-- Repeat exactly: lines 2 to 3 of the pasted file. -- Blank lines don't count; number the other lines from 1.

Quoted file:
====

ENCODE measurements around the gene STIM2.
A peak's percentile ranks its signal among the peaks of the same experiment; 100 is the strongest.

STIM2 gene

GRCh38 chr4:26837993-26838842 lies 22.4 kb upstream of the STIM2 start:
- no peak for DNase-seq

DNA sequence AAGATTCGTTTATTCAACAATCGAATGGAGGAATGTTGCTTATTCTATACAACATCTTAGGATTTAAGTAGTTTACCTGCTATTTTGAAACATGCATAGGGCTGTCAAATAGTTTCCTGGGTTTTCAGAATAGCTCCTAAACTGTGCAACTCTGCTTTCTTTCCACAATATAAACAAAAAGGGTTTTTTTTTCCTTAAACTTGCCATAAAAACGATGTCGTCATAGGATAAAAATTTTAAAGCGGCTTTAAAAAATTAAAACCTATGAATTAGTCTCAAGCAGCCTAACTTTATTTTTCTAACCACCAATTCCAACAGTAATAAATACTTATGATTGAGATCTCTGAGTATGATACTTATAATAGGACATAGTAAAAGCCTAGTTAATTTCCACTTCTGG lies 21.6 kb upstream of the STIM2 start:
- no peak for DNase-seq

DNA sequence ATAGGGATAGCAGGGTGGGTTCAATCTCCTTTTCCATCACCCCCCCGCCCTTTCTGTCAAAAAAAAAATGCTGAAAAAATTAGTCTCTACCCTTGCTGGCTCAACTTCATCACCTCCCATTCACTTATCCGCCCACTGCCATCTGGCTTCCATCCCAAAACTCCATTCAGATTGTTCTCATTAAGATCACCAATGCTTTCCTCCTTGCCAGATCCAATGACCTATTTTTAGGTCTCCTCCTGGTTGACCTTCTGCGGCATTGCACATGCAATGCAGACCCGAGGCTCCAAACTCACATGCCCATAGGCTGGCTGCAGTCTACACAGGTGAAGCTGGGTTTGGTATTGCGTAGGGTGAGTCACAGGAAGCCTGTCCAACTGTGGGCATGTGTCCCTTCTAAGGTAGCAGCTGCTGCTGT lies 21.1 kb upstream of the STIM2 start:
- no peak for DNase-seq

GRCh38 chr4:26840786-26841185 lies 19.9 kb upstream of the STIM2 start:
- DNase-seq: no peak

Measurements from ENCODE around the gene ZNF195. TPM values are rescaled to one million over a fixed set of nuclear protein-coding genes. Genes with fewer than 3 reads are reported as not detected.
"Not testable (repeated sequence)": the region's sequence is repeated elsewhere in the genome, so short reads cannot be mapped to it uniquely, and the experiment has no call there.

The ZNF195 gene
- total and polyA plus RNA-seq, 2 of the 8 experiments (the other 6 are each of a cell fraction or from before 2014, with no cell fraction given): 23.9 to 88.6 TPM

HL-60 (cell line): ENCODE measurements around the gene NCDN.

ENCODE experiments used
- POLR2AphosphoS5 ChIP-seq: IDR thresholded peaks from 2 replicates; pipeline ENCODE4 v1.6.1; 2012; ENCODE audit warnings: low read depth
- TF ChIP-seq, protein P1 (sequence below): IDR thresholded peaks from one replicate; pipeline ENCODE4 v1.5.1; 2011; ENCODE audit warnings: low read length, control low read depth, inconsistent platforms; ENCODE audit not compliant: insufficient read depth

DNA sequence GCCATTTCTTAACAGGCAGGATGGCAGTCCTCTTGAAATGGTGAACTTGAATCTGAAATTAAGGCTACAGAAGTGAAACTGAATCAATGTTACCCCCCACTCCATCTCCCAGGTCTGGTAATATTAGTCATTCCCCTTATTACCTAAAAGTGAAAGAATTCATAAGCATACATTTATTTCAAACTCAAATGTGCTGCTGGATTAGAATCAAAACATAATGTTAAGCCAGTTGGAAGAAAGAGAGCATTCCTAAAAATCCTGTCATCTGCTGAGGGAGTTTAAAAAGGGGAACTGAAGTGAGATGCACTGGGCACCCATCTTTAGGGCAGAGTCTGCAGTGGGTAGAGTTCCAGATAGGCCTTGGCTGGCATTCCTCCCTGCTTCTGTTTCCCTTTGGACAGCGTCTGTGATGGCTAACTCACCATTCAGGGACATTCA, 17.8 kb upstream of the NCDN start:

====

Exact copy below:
A peak's percentile ranks its signal among the peaks of the same experiment; 100 is the strongest.

STIM2 gene